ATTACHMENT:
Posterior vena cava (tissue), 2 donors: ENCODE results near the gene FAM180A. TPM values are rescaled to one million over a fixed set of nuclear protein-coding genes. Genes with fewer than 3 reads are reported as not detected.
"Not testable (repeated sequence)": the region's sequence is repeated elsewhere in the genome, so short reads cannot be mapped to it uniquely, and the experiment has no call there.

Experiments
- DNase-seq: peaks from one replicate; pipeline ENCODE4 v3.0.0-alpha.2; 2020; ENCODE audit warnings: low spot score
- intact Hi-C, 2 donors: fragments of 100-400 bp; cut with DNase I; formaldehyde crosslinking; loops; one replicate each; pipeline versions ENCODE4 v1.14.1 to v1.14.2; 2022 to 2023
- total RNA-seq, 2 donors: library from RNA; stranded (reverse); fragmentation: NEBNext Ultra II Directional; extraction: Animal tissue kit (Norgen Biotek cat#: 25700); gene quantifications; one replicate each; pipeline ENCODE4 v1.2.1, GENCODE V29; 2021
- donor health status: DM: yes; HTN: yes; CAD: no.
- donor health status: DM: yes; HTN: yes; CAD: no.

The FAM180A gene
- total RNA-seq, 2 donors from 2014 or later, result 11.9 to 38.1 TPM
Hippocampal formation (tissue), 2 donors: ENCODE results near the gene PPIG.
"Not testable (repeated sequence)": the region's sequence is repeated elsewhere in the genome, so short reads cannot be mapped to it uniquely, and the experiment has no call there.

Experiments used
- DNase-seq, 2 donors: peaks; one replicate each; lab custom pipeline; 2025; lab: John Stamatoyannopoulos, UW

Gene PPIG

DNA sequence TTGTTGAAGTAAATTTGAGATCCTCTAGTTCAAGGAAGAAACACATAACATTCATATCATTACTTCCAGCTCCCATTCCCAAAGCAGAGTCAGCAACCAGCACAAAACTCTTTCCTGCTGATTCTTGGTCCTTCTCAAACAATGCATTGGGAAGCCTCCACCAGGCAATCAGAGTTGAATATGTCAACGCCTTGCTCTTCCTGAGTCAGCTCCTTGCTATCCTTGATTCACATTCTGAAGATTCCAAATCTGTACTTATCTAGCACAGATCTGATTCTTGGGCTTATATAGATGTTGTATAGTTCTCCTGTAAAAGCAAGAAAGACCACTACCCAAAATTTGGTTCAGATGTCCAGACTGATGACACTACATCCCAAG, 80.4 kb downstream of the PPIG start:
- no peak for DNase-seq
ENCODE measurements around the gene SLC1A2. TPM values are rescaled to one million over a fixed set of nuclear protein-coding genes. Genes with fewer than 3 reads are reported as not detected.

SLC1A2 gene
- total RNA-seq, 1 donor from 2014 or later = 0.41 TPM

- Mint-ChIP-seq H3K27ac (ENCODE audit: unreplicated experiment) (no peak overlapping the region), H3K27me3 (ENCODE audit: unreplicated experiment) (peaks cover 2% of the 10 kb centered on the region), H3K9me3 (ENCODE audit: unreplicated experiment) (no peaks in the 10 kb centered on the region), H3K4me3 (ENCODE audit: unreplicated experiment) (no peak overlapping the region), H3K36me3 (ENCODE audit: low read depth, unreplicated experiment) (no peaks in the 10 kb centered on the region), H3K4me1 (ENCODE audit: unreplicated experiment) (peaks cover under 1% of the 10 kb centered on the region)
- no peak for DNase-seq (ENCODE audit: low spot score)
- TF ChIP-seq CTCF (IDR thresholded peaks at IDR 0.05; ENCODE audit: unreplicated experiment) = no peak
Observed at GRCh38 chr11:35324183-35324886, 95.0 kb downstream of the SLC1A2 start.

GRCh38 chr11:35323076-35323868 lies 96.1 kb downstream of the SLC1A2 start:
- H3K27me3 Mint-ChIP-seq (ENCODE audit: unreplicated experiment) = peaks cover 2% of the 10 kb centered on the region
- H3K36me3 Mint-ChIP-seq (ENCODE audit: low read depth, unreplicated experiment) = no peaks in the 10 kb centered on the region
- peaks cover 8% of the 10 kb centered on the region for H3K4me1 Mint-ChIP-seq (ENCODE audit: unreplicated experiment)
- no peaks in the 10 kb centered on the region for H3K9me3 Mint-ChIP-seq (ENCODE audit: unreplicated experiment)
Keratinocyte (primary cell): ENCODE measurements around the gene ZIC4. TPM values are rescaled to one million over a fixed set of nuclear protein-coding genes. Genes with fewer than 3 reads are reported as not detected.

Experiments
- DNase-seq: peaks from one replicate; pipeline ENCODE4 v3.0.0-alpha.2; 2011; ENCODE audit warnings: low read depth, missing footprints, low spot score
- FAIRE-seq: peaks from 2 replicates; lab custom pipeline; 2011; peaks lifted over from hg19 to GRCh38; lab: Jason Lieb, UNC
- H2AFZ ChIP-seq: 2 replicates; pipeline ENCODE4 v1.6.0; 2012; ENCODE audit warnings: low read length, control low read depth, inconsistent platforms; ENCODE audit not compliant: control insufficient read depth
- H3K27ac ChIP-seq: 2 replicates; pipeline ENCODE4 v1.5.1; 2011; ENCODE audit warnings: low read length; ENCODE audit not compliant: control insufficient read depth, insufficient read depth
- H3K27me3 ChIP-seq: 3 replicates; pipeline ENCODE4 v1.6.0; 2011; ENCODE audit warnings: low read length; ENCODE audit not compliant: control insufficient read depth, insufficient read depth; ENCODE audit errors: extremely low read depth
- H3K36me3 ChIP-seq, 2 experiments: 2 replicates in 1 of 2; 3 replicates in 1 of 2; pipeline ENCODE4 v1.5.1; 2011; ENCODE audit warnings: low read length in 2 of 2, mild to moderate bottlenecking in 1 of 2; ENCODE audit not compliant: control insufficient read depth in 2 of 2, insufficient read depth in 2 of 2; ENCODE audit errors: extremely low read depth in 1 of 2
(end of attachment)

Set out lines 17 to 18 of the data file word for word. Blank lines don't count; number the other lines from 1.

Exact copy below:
- no peak for DNase-seq
ENCODE measurements around the gene SLC1A2. TPM values are rescaled to one million over a fixed set of nuclear protein-coding genes. Genes with fewer than 3 reads are reported as not detected.